TĀ MĀTOU E TŪHURA ANA
What we are investigating
Take | Issue
There is a lot of research evidence about the impact of chronic conditions, such as cancer, cardiovascular disease, diabetes, obesity and mental health disorders, on individuals in middle and later life. However, the indirect effects on the whānau of those with chronic conditions have been less well-studied, and these are likely to have impacts across the entire life-course.
Whāinga | Aim
This project aims to understand how living with a person who has a chronic condition affects their whānau – children, partners, carers, elders and household members. It will specifically investigate what helps some New Zealand communities to thrive despite high rates of chronic conditions.
This research is intended to inform health policy-makers about the wider benefits of chronic disease prevention and ways of improving the lives of whānau who live with people with chronic conditions. It will also develop novel kaupapa Māori resources to enhance future life-course research
Huarahi I Whāia | Approach
Two research studies will be undertaken:
- A large cohort of individuals and families will be followed over time, using big and linked data sets. The study will compare outcomes for those who live in families which contain a member suffering from a chronic disease or mental health disorder, and those who don’t. A wide range of outcomes will be assessed at different stages of the life-course.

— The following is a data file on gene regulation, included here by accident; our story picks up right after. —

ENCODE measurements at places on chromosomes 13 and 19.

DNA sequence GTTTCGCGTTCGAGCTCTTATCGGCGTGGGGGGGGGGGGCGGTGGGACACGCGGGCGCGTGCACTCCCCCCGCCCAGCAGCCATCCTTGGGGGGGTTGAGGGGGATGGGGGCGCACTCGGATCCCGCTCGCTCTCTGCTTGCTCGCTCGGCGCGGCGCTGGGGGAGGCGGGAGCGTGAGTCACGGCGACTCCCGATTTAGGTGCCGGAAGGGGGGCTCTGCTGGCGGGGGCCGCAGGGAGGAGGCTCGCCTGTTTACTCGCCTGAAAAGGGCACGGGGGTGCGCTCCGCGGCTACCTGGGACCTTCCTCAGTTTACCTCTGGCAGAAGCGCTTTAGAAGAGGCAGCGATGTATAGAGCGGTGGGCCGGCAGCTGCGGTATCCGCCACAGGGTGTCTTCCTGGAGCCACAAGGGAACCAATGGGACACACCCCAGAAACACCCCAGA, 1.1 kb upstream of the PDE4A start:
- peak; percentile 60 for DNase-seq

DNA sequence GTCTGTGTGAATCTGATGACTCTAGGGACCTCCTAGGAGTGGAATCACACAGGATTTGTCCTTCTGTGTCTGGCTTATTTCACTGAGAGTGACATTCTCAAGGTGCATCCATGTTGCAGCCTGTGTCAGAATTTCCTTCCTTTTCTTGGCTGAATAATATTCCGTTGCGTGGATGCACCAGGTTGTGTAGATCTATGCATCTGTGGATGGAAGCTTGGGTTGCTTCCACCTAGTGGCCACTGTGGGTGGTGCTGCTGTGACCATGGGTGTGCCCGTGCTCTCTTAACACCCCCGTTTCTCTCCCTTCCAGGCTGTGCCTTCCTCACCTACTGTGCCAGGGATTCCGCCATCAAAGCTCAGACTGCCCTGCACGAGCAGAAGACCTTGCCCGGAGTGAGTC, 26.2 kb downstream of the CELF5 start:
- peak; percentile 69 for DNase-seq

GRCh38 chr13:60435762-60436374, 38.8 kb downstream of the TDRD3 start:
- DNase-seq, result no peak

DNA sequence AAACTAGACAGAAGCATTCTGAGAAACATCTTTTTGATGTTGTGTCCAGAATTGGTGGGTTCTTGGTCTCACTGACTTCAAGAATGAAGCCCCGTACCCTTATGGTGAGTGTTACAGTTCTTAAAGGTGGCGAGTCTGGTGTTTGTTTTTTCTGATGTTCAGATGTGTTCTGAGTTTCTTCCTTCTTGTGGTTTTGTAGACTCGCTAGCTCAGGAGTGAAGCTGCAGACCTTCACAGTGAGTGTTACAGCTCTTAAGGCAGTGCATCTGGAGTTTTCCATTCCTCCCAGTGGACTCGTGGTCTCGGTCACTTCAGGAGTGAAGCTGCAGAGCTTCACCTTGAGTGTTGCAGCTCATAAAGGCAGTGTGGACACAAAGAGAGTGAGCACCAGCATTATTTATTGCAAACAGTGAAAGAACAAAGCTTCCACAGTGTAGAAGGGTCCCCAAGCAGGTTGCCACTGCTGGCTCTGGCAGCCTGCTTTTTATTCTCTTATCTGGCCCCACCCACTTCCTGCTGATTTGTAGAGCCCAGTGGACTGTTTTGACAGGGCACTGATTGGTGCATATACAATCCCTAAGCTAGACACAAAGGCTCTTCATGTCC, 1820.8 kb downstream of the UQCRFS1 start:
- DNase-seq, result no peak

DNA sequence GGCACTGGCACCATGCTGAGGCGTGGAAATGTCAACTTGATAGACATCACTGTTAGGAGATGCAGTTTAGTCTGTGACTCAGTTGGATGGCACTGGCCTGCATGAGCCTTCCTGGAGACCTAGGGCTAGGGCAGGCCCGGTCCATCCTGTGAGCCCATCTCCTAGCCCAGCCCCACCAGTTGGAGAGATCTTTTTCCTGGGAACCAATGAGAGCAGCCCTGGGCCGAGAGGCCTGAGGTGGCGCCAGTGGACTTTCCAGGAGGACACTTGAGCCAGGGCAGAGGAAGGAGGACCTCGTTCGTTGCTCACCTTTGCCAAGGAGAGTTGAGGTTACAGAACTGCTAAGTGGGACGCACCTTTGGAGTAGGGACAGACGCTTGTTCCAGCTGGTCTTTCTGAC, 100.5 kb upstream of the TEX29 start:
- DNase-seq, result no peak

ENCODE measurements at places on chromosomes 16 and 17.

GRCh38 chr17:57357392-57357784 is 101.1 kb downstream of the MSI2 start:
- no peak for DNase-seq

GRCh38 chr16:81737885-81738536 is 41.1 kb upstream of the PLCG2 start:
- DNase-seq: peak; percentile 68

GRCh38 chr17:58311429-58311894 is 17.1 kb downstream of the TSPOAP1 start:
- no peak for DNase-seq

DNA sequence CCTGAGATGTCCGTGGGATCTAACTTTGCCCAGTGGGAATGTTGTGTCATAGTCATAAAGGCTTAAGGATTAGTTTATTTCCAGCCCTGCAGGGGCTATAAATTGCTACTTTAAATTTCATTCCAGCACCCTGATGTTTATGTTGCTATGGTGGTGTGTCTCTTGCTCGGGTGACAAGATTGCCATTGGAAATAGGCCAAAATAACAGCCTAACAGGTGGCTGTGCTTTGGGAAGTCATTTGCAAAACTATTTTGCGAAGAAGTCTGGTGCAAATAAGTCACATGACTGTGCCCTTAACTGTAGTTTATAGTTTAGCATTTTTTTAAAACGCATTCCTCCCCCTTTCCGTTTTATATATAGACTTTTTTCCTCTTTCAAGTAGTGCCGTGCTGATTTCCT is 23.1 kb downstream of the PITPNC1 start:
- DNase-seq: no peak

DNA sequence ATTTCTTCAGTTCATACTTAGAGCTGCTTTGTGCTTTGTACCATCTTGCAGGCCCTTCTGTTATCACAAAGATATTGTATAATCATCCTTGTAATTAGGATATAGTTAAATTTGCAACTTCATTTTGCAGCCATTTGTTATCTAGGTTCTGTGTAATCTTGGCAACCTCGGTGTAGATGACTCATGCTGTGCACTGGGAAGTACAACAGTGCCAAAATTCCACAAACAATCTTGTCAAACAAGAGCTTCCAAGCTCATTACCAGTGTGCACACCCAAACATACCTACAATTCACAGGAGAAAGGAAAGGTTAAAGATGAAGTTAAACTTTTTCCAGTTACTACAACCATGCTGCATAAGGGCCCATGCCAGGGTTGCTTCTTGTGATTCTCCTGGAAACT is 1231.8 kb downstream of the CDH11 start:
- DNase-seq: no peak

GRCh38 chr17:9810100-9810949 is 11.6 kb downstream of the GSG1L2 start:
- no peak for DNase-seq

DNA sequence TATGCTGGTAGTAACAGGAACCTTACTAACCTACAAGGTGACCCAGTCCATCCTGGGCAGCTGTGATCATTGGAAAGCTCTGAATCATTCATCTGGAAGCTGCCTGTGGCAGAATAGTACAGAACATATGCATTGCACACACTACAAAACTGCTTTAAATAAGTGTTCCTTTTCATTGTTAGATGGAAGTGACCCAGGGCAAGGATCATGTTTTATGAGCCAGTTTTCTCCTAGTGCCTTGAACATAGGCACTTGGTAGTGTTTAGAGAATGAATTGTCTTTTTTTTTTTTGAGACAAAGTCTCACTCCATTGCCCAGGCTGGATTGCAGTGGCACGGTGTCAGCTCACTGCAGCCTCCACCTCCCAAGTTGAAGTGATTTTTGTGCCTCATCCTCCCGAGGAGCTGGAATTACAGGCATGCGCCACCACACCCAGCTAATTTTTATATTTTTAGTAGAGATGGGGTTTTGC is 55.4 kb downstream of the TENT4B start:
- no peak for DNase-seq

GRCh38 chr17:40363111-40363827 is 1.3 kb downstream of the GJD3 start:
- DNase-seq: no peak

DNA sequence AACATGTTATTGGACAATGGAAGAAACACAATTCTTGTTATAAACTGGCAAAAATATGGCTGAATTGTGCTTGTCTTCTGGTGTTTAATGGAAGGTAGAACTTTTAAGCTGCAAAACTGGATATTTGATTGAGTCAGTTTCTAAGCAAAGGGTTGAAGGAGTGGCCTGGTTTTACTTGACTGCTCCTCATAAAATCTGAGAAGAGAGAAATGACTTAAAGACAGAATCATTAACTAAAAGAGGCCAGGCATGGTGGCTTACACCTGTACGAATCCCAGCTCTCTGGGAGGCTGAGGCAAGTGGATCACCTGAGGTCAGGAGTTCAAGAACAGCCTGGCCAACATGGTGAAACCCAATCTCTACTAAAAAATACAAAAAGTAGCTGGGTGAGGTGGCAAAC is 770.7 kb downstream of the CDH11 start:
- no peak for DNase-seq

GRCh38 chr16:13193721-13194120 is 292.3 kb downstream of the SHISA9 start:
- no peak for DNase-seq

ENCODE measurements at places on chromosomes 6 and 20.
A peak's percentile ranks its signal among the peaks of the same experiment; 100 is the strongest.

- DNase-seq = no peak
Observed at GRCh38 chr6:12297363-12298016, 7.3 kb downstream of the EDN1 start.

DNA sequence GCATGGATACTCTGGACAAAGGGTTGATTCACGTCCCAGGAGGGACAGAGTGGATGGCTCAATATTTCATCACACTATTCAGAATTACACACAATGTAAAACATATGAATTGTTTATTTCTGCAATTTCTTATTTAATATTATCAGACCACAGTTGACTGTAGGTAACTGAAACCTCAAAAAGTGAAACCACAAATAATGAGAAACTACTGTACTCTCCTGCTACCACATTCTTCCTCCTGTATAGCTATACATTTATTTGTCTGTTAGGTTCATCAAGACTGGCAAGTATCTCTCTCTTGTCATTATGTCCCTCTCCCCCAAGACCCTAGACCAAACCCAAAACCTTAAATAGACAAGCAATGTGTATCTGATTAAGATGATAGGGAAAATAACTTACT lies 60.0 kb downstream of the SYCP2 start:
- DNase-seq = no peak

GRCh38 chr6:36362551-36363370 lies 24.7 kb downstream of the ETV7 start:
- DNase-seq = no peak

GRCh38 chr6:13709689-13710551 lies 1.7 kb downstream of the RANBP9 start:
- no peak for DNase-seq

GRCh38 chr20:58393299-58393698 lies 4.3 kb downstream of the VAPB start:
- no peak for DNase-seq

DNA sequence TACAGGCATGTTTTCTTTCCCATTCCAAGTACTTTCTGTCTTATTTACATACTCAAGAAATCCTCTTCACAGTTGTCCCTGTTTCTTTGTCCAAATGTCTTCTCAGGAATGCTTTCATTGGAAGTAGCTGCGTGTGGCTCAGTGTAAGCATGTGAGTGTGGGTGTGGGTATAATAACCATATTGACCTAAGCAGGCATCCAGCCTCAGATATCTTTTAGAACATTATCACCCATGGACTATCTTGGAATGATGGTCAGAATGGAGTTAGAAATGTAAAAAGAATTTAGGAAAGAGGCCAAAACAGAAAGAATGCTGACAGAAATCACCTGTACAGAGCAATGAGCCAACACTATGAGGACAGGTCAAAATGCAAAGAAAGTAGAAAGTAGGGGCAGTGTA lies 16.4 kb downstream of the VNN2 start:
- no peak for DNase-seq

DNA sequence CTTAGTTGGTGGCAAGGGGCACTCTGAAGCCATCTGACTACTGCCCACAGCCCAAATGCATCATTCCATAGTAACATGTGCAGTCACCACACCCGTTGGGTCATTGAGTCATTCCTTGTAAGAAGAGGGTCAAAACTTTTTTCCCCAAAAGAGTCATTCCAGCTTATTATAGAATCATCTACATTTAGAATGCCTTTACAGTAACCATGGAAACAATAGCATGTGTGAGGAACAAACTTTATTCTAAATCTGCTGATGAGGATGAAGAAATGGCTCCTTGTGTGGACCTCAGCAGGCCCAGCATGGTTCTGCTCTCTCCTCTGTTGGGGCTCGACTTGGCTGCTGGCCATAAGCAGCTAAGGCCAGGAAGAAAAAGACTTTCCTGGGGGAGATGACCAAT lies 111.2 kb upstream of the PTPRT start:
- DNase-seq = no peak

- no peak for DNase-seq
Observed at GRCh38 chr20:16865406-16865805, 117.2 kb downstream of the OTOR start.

- An in-depth qualitative study of Tokelauan families will assess the family, household and community strengths that allow people in these communities to thrive despite the challenges of living in families with chronic conditions.
Two further pieces of work will build on previous research to make novel Māori theoretical frameworks for life-course and intergenerational research available for use by others:
- The conceptual framework and methodology for Te Kura Mai i Tawhiti, a kaupapa Māori early life and whānau programme which aims to transform Māori outcomes throughout the different life stages, will be documented for use in future life-course research.
- The methodology used by Ngati Tiipa to develop their whakapapa database, and the tikanga that will govern its access, use and protection, will be documented as a resource for other Māori collectives wishing to undertake intergenerational wellbeing research.
This project is co-funded by:
A Better Start, Healthier Lives, and Ageing Well National Science Challenges.